Samsung Focus S: Slick Windows Phone -- for consumers only

The sleek smartphone's Windows Phone 7.5 'Mango' OS has real appeal, but it can't work in most businesses

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App management. A key addition to "Mango" is multitasking: Applications can now run in the background. To switch apps, you go to the Start screen, swipe to the left to see all your apps, and tap an app to open it. You can also pin apps to the Start screen so that their tiles are available for easy access. Long-tap the Back button to get thumbnails of all running apps so that you can switch among them easily.

Windows Phone uses its Start screen as the equivalent of iOS's and Android's home screen. But "Mango" becomes more difficult to navigate the more apps and tiles you have, as you need to scroll further and further to access them. The end result is that Windows Phone becomes harder to use as you accumulate more apps.

"Mango" does not support app folders to help manage a growing collection of apps, as iOS and Android 4 do. Windows Phone 7.5 also lacks a notification feature like that in Android and iOS; instead, it expects you to check your Start screen's tiles periodically to see what's happening. But like competing OSes, Windows Phone alerts you to app updates and lets you download them wirelessly.

Location support. Like any modern smartphone, Windows Phone supports GPS location and can triangulate location based on Wi-Fi signals. You also get a maps app that works like those in iOS and Android, providing your current location, directions to your destination, and navigation assistance.

Developers can integrate location information in their apps, so location is just another native feature in "Mango." But you get only gross-level location privacy controls: disabling or enabling the GPS and Wi-Fi location services for the entire device. Windows Phone apps can ask if it's OK to use your location, but there's no central way to manage these location permissions as there is in iOS.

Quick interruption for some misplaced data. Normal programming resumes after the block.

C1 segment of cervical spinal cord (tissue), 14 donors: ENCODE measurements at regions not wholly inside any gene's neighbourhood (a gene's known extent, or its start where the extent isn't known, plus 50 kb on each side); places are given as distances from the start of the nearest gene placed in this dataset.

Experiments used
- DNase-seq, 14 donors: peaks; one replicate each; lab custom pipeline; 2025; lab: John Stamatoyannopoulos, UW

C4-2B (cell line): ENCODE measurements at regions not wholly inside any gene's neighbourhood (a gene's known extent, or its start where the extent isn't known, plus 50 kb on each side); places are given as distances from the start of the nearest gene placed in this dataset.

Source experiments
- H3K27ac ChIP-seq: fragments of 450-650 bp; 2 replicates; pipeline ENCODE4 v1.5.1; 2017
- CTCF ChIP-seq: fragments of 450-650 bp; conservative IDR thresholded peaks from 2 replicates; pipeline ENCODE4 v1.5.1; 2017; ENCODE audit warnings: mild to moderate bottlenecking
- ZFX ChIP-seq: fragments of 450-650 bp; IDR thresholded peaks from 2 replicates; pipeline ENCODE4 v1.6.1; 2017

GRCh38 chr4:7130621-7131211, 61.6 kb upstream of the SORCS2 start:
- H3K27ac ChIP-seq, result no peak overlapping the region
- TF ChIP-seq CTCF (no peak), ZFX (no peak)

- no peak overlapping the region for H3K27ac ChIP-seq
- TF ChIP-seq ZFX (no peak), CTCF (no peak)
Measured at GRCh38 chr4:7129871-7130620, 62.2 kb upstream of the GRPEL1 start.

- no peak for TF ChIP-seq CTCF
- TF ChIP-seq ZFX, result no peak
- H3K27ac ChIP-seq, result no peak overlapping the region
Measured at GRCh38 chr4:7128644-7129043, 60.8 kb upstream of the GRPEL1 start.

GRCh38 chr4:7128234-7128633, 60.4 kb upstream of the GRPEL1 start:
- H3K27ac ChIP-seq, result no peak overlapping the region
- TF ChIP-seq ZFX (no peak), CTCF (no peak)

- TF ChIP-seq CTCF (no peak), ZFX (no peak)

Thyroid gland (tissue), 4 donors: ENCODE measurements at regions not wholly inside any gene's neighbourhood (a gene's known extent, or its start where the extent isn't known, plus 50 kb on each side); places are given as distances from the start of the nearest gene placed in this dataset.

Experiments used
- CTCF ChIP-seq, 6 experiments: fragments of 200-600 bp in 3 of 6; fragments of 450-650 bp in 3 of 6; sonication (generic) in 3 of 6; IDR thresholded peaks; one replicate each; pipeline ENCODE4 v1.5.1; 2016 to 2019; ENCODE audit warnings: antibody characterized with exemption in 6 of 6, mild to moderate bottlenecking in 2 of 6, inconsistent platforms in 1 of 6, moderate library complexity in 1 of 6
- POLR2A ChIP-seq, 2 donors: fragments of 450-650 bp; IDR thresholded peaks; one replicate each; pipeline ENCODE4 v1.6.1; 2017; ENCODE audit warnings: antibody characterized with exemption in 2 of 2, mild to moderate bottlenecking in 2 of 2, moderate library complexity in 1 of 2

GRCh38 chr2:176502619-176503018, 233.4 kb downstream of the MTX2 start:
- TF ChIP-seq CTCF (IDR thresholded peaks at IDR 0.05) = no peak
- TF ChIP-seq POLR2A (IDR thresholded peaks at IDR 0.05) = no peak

Web and Internet
Microsoft has long lagged the field in support for the new, still-evolving HTML5 standard. Based on the HTML5 Test site's scores, "Mango" has clearly made major strides in HTML5 compatibility versus its competitors, but it continues to trail all other mobile browsers. "Mango" scores just 141 (out of 450 points) versus 296 for iOS 5, 260 for BlackBerry OS 7, 230 for Android 4, 222 for Android 3, and 184 for Android 2.3.

From an operational perspective, the Internet Explorer browser interface in "Mango" is spare, with a persistent URL box and an icon button to refresh the page; you use the standard Back hardware button to go back in your browsing history. To create or access bookmarks -- which "Mango" calls Favorites -- and to open a new tab (really a window), you use the More icon button to view a menu of options. Windows Phone 7 also lets you pin a Web page to your Start screen, as iOS and Android 4 do.

You can share pages via email, as well as via your social networks. You also can select text and graphics on Web pages to copy and save them.

Windows Phone uses its physical Search button to open the Bing app, but it can't search your current Web page as iOS and Android 4 can.

In the browser's onscreen keyboard, Windows Phone offers a .com button when entering URLs, a significant timesaver. Plus, it pops up a list of alternative domains, such as .edu and .org, when you tap and hold the .com button.

"Mango" offers settings to control cookies and history, but unlike Android and iOS, it has no option to manage other personal information such as cache, form data, passwords, image loading, autofill, fraud warnings, and debugging. Like Android 4, Windows Phone has the welcome ability to tell websites it's a desktop computer, not a mobile device, for when you don't want the mobile-optimized version of a site, which often strips out information and services.

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